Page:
Concerns are now growing over the wartime performance of Ukraine’s anti-corruption agencies. In December 2022, courts in Chernihiv suspended the mayor of the city over a supposed conflict of interest. Vladyslav Atroshchenko had been a fixture in local politics in the city for 20 years, serving as governor and member of parliament before finally becoming mayor. The court ruling to suspend him from office has raised questions over the role of Ukraine’s anti-corruption bodies.
What was the reason for Atroshchenko’s removal? With Chernihiv on the front lines in the first days of the Russian invasion, the mayor used a car belonging to the municipal authorities to send his wife to safety in Poland while he stayed to help with the defense of the city. The car was later returned, but the National Agency for the Prevention of Corruption (NAPC) issued an administrative protocol claiming the mayor had failed to report this alleged “conflict of interest.” A Ukrainian court then ruled to remove the mayor from office on this technicality.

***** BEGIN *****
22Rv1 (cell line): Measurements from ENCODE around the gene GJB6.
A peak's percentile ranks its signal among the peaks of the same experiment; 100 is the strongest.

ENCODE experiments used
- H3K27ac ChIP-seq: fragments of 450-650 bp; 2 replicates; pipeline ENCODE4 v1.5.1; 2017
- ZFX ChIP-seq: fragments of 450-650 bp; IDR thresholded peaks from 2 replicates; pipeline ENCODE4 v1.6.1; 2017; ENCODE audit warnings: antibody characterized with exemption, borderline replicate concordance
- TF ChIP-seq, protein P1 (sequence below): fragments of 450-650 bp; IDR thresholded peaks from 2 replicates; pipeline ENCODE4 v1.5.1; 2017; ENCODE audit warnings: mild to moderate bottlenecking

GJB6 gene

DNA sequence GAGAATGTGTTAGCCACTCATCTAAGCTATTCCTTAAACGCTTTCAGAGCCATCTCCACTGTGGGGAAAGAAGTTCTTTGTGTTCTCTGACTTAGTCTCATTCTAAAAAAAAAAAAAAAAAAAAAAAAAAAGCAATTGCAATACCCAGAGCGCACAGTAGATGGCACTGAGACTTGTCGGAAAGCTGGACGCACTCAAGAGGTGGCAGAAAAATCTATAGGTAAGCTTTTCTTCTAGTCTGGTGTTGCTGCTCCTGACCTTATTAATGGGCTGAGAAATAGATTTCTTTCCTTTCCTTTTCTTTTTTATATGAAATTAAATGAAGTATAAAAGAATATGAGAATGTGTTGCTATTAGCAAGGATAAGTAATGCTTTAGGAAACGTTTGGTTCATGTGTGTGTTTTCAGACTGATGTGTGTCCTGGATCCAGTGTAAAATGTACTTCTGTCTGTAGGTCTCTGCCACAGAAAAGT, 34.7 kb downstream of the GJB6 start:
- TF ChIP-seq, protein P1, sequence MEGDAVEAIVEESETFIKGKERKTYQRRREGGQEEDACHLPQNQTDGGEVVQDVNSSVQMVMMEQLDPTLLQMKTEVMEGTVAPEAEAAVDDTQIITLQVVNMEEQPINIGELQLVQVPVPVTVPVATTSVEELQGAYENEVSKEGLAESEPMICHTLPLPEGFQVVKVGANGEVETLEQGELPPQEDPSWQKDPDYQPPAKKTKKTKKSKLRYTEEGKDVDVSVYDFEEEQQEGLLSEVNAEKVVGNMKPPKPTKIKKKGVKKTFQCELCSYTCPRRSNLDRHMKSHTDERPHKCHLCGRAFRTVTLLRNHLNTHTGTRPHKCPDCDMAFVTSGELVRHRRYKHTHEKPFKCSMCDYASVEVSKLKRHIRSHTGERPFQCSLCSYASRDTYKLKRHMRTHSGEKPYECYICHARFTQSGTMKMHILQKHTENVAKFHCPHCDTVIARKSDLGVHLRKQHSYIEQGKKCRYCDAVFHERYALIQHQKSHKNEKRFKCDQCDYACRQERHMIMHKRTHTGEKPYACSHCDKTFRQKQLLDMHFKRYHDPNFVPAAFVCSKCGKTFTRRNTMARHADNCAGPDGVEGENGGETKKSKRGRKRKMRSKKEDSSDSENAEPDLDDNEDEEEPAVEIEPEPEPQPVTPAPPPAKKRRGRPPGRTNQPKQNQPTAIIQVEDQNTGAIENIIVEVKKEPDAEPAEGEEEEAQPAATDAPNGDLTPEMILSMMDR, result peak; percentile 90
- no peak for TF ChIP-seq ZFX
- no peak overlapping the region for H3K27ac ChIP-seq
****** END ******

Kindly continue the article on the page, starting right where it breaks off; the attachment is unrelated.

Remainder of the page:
Eurasia Center events
There are similar concerns in Rivne, where a judge recently suspended the city’s 36-year-old mayor Oleksandr Tretyak on the grounds that he also failed to disclose an alleged conflict of interest. Once again, Ukraine’s anti-corruption agencies are involved. In February 2023, the NAPC issued an administrative protocol against the mayor for a technical “conflict of interest” related to the payment of a bonus to an employee who had made a donation to Tretyak’s election campaign some years earlier while working as a campaign volunteer.